For Youth Workers Post

Glocal Living

Sally Chambers

“In the Habit” session for use with devozine meditations for January 20–26, 2014.


“I spent a year of my childhood living in Soviet Russia. I lived with my family in a small town called Tambov, outside of Moscow. The country was communist at the time, and my father had been invited to come as a “friend” to assist with the start-up of a chemical plant.

“One day my father and I walked to the local shop to pick up our eggs. Eggs were rationed; and as we approached the shop, I saw a line of women with scarves wrapped tightly around their heads. My father walked past the line, into the shop, and straight up to the counter. As he picked up our eggs, I noticed that the woman beside us at the front of the line had also received her eggs. I was confused to see that she had only half as many eggs as we had. On the way home, I asked my father why we had gotten more eggs and why the women had to wait in line. He answered, “Because we are here as ‘friends.’”

“In that moment, the inequalities in the world became apparent and a cry for justice was born deep within me. To this day, a consciousness of the global village, in which we all live, has been woven into the details of my living.” —Sally



Sally-glocal livingSally Chambers has been practicing youth ministry for nineteen years as part of her life with God and people; she is currently on sabbatical. By trade, she is a counselor and spiritual director. She is also a lover of art, photography, people, hosting, adventure, stories, a cup of tea, beauty, all things English, her niece and her Grandma, abbey ruins and cathedrals, creation in its grandeur and wildness, playlists, and her furry four-legged companion Doodlebug. Sally is a co-author of the leader’s guide to The Way of Pilgrimage and the creator of The Pilgrim’s Way, an approach to leading pilgrimage with teenagers and adults. She lives in Nashville, Tennessee, and is currently on staff and worshiping with St. Bartholomew’s Episcopal Church. She dreams of creating altars in the world where pilgrims may gather together, rest for a while, find renewed vision, be healed in body, heart, soul, and mind, and offer to the world the hope of God in Jesus Christ. Be sure to check out Sally’s blog.





  • The definition of “Butterfly Effect” in the Urban Dictionary
  • A synopsis of the movie The Butterfly Effect
  • The butterfly effect in a clip about “Time Travel” from Prophets of Science Fiction
    The butterfly effect is the idea that the smallest action in one place and time can change the outcome of an event somewhere else at another time. The concept of time travel offers a way of thinking about the butterfly effect. Changing the past, even a little, would change the present and the future.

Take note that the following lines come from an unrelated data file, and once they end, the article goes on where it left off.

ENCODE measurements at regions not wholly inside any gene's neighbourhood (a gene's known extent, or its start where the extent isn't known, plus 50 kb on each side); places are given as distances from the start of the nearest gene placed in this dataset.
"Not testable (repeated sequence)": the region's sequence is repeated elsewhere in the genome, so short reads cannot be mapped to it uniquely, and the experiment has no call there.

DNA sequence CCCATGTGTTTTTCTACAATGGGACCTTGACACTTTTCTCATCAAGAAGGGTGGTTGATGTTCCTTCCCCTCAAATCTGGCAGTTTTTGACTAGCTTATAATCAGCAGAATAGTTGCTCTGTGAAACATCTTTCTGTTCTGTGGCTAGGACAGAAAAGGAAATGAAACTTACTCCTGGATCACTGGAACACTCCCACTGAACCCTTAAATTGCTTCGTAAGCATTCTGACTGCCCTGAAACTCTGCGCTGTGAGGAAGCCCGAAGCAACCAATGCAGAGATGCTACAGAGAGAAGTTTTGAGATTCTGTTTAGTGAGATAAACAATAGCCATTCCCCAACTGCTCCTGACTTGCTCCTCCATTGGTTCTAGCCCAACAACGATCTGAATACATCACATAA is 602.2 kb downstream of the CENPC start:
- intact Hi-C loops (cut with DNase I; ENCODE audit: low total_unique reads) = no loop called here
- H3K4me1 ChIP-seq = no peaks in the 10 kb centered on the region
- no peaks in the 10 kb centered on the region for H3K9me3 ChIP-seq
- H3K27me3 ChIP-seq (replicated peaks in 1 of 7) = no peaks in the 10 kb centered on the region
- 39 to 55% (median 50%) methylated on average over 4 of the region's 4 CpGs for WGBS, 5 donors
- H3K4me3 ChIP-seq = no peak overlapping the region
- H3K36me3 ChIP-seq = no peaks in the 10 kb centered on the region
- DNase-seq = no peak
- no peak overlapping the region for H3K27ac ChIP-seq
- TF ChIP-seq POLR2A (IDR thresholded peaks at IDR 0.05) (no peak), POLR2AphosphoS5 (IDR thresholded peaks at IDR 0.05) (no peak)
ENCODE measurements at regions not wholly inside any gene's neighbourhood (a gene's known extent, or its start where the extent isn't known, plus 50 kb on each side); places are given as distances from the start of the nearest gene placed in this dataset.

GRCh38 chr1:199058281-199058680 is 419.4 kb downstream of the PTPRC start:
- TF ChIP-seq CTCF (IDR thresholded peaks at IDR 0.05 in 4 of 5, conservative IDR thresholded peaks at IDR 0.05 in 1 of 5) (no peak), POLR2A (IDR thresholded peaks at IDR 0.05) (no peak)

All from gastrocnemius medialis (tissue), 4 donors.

• Learn more about the textile trade in “Apparel Industry Trends: From Farm to Factory.”



Invite the group to say responsively:
       “The Lord be with you.”
       “And also with you.” 

Have someone light a candle as a symbol of God’s presence.

Invite group members to close their eyes, to take a deep breath, and to relax. Invite them to pay attention to their breathing. Suggest that as they exhale, they imagine breathing out distractions (tiredness, homework, worry). Suggest that as they inhale, they imagine breathing in the peace of God. Encourage group members to repeat the breathing exercise for a minute or two.

Ask this question:
       If you could travel back in time and change one event in history, where would you go and what would you change?

Ask people to work with a partner for this activity. Distribute paper and pens. Ask partners to choose one of their answers to the previous question. Then ask them to imagine that they actually changed this one event in history. What would be different now? What would have changed because of the change they made? Ask each pair to draw a timeline detailing the changes. Encourage partners to have fun and to be creative.

After a few minutes, bring the group together to talk briefly about their ideas. 

Say: “As much fun as it may be to imagine how the world would change if we could change the past, what’s especially interesting is the interdependence of actions and outcomes.”

Ask these questions:
       What is interdependence? (People, events are mutually dependent: one person affects another; one event affects another)
       Have you seen the thriller “The Butterfly Effect” or studied the butterfly effect in science? (NOTE: Someone is bound to bring up new research that says the butterfly effect can’t be predicted, but still it works for the purposes of discussion.)

Summarize: Essentially, the butterfly effect says that the flapping wings of a butterfly on one side of the world can cause significant weather change in another part of the world. Another way of saying it: Little things in one place and time could make a huge difference in another place and time.”